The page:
Verveer is up for the challenge. “It’s a wonderful opportunity to promote smart development and smart diplomacy,” says the 64-year-old grandmother of her freshly minted position, ambassador at large for global women’s issues. “Investing in women is one of the most powerful forces we have for improving standards of living and developing vibrant civil societies, but it’s a resource that’s still significantly untapped. We’re working to change that dynamic and to unleash the power of women’s global participation--it’s hard to imagine a more exciting enterprise.”

Bill Clinton views Melanne as a calming influence: “When people are saying bad things about us and she says it’s going to be all right, people believe it’s going to be all right.”

This desire to reach out dates back to Melanne’s childhood in the hard-scrabble Rust Belt of Pennsylvania, where her grandparents had settled when they fled the Ukraine in the 1890s. Her father ran a post office and insurance company, and spent his free time helping neighbors who were coping with the difficulties of limited English. “Being Ukrainian was a very important part of my life. I went to a Ukrainian high school…In school, we sang the American national anthem. And then we sang the Ukrainian national anthem,” she has said.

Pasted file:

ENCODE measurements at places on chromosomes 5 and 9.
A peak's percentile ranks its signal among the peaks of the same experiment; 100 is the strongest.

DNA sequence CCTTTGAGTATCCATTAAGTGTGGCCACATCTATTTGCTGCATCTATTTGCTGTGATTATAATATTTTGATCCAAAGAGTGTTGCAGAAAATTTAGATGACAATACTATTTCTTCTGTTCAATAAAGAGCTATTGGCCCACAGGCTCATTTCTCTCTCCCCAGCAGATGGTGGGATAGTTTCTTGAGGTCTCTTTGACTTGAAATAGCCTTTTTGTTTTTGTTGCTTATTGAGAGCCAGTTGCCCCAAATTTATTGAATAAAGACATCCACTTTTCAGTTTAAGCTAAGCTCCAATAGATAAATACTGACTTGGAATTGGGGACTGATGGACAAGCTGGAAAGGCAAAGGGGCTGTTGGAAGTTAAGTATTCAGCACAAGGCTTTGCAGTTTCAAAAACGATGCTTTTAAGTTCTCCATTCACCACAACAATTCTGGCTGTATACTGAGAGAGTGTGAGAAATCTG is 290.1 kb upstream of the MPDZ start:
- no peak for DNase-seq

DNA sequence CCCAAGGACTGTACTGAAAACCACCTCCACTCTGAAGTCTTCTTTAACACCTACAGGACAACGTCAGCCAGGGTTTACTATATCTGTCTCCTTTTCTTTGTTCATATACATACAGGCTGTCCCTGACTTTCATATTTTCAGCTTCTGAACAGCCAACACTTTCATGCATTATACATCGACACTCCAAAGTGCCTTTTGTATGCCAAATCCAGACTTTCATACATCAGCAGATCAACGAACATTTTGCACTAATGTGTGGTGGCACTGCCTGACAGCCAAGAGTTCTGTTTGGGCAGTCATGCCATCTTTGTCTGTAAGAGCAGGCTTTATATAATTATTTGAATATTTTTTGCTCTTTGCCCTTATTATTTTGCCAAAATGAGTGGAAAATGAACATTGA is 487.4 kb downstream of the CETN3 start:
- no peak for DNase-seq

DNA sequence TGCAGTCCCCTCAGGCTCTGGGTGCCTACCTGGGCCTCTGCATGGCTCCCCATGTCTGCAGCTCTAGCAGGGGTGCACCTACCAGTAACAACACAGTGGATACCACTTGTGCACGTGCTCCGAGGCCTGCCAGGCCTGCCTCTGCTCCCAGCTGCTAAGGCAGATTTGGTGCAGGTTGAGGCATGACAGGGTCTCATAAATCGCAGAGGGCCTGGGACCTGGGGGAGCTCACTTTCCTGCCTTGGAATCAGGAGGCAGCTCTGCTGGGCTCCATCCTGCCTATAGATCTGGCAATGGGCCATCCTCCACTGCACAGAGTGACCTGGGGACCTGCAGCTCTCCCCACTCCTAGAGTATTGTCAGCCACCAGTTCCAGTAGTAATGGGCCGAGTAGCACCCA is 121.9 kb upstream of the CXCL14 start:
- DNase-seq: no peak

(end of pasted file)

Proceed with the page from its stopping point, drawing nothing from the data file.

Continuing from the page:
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Intrigued by politics, Melanne grew up reading The New York Times and listening to radio news. At St. Mary’s, a small Ukrainian Catholic boarding school, she started a civics club, and subscribed to Time, Newsweek, and the Congressional Record.